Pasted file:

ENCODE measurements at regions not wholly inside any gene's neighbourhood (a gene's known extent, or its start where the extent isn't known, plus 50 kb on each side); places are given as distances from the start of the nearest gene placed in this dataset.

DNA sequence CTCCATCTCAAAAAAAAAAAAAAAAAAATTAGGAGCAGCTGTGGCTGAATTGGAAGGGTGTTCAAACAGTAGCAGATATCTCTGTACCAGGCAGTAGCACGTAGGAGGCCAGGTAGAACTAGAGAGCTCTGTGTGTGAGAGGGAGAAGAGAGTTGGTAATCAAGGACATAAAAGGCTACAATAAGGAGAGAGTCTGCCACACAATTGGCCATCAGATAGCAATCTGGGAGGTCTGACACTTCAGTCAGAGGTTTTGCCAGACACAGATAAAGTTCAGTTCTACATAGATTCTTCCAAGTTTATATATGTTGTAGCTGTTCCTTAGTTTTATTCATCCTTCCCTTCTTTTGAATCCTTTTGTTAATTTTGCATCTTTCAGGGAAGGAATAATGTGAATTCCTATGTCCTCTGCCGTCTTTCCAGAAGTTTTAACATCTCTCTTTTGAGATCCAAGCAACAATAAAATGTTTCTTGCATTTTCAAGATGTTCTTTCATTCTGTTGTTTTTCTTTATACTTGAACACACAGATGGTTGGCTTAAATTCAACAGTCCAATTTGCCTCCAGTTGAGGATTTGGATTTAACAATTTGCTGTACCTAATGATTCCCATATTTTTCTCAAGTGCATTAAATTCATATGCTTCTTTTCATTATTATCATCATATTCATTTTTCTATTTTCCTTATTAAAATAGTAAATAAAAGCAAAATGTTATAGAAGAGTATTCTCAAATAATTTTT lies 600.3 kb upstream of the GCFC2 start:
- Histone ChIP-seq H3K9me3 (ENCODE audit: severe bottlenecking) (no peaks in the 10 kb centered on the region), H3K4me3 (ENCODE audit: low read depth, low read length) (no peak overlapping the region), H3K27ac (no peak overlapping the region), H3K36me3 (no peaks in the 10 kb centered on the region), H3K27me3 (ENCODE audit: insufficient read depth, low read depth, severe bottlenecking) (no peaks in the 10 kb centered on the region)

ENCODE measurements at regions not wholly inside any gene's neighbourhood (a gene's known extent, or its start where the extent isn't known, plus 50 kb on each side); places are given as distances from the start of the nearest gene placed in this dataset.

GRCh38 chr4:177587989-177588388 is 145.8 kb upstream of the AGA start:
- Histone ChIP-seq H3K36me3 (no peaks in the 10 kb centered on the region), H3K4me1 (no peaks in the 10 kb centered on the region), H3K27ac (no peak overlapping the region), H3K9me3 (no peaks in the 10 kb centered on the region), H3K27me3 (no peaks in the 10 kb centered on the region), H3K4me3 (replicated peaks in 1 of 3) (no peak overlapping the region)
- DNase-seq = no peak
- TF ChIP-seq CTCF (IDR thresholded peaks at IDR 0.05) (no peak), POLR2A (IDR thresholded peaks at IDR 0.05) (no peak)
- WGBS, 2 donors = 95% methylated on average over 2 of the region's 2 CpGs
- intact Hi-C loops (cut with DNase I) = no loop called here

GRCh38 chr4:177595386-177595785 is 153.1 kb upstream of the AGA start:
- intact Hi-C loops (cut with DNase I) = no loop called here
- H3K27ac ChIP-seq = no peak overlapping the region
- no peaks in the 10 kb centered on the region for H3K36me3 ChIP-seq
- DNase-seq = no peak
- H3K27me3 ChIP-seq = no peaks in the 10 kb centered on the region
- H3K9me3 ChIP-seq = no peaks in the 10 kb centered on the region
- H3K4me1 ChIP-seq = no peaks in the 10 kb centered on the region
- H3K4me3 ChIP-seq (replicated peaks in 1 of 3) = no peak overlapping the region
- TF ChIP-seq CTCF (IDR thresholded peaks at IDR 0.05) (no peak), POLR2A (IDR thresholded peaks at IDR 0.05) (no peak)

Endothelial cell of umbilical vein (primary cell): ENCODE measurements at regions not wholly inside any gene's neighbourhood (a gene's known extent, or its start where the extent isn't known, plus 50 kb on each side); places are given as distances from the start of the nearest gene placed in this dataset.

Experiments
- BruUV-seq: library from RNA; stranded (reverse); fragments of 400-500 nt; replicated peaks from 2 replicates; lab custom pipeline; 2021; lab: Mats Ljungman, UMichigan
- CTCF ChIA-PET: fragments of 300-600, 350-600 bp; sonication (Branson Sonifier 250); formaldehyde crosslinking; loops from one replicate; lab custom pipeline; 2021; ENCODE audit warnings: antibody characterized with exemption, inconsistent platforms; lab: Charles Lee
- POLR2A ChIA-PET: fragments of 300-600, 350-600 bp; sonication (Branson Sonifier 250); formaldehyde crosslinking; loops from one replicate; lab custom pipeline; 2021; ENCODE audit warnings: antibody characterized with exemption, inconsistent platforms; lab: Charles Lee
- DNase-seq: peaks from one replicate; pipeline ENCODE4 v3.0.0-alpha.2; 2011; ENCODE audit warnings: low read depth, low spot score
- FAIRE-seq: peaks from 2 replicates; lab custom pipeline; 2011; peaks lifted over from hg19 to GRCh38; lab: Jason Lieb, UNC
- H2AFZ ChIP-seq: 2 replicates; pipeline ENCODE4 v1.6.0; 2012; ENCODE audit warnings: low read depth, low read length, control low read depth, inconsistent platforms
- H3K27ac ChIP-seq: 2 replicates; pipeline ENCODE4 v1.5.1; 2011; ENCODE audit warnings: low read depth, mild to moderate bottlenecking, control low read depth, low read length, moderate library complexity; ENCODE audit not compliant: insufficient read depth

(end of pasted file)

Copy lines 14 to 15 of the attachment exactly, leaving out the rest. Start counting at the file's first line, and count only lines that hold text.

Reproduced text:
- no peaks in the 10 kb centered on the region for H3K36me3 ChIP-seq
- DNase-seq = no peak